Unit Assessment Items System Resources Other Resources

Show this message:

Unit Assessment Items that have been published by your district may be accessed through Search All Components in the District Resources tab. Assessment items may also be found using the Assessment Center if your district has granted access to that tool.

System Resources may be accessed through Search All Components in the District Resources Tab.

Texas Higher Education Coordinating Board – Texas College and Career Readiness Standards

Texas Education Agency – Texas Response to Curriculum Focal Points for K-8 Mathematics Revised 2013

Texas Education Agency – Mathematics Curriculum

Texas Education Agency – STAAR Mathematics Resources

Texas Education Agency Texas Gateway – Revised Mathematics TEKS: Vertical Alignment Charts

Texas Education Agency Texas Gateway – Mathematics TEKS: Supporting Information

Texas Education Agency Texas Gateway – Interactive Mathematics Glossary

Texas Education Agency Texas Gateway – Resources Aligned to Grade 4 Mathematics TEKS

TAUGHT DIRECTLY TEKS

TEKS intended to be explicitly taught in this unit.

TEKS/SE Legend:

• Knowledge and Skills Statements (TEKS) identified by TEA are in italicized, bolded, black text.
• Student Expectations (TEKS) identified by TEA are in bolded, black text.
• Student Expectations (TEKS) are labeled Readiness as identified by TEA of the assessed curriculum.
• Student Expectations (TEKS) are labeled Supporting as identified by TEA of the assessed curriculum.
• Student Expectations (TEKS) are labeled Process standards as identified by TEA of the assessed curriculum.
• Portions of the Student Expectations (TEKS) that are not included in this unit but are taught in previous or future units are indicated by a strike-through.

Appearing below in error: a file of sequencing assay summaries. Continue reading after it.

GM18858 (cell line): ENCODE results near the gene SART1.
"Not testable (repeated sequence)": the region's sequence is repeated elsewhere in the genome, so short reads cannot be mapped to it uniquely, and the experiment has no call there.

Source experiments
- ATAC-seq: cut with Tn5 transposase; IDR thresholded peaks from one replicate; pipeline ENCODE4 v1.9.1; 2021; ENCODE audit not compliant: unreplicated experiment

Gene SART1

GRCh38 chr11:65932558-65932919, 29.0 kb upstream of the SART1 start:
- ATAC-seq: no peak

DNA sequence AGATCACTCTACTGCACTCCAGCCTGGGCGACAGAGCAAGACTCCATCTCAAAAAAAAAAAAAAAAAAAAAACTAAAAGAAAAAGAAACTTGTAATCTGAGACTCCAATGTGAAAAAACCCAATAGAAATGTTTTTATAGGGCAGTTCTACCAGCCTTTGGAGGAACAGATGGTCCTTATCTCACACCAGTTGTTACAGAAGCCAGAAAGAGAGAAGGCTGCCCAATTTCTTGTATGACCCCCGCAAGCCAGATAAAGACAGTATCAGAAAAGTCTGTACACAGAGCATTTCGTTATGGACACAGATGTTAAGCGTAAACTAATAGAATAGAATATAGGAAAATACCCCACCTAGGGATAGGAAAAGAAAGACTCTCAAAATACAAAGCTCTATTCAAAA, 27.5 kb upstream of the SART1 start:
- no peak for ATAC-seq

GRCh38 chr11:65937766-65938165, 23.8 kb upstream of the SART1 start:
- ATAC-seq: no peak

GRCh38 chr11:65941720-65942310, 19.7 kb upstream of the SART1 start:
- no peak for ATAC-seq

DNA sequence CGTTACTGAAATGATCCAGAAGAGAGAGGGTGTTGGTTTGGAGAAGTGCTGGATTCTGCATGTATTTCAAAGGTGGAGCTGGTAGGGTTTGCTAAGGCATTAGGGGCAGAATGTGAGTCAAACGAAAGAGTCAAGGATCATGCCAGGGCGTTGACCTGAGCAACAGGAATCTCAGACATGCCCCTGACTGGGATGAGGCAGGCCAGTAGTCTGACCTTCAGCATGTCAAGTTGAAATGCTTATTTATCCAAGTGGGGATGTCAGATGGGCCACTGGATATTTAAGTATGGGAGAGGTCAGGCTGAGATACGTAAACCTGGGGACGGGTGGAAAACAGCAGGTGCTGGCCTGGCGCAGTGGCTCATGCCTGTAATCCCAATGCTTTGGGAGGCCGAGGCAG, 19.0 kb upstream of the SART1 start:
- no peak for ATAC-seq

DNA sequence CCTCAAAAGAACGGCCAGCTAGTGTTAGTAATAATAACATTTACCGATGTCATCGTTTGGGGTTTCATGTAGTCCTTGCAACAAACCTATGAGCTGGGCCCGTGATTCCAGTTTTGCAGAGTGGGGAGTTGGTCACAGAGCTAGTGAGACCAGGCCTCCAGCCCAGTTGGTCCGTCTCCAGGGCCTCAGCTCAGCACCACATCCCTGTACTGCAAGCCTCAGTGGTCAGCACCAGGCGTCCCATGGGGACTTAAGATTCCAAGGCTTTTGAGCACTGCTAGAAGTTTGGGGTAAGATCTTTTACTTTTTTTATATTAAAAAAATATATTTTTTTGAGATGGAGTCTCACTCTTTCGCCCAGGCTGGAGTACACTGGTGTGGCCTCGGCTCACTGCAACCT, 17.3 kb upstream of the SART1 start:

Specificity Legend:

• Supporting information / clarifications (specificity) written by TEKS Resource System are in blue text.
• Unit-specific clarifications are in italicized, blue text.
• Information from Texas Education Agency (TEA), Texas College and Career Readiness Standards (TxCCRS), Texas Response to Curriculum Focal Points (TxRCFP) is labeled.
• A Partial Specificity label indicates that a portion of the specificity not aligned to this unit has been removed.
TEKS# SE# TEKS SPECIFICITY
4.1 Mathematical process standards. The student uses mathematical processes to acquire and demonstrate mathematical understanding. The student is expected to:
4.1A Apply mathematics to problems arising in everyday life, society, and the workplace.
Process Standard

Apply

MATHEMATICS TO PROBLEMS ARISING IN EVERYDAY LIFE, SOCIETY, AND THE WORKPLACE

Including, but not limited to:

• Mathematical problem situations within and between disciplines
• Everyday life
• Society
• Workplace

Note(s):

• The mathematical process standards may be applied to all content standards as appropriate.
• TxRCFP:
• Developing fluency with efficient use of the four arithmetic operations on whole numbers and using this knowledge to solve problems
• Measuring angles
• Understanding decimals and addition and subtraction of decimals
• Building foundations for addition and subtraction of fractions
• TxCCRS:
• VII.D. Problem Solving and Reasoning – Real-world problem solving
• VII.D.1. Interpret results of the mathematical problem in terms of the original real-world situation.
• IX.A. Connections – Connections among the strands of mathematics
• IX.A.1. Connect and use multiple key concepts of mathematics in situations and problems.
• IX.A.2. Connect mathematics to the study of other disciplines.
• IX.B. Connections – Connections of mathematics to nature, real-world situations, and everyday life
• IX.B.1. Use multiple representations to demonstrate links between mathematical and real-world situations.
• IX.B.2. Understand and use appropriate mathematical models in the natural, physical, and social sciences.
• IX.B.3. Know and understand the use of mathematics in a variety of careers and professions.
4.1B Use a problem-solving model that incorporates analyzing given information, formulating a plan or strategy, determining a solution, justifying the solution, and evaluating the problem-solving process and the reasonableness of the solution.
Process Standard

Use

A PROBLEM-SOLVING MODEL THAT INCORPORATES ANALYZING GIVEN INFORMATION, FORMULATING A PLAN OR STRATEGY, DETERMINING A SOLUTION, JUSTIFYING THE SOLUTION, AND EVALUATING THE PROBLEM-SOLVING PROCESS AND THE REASONABLENESS OF THE SOLUTION

Including, but not limited to:

• Problem-solving model
• Analyze given information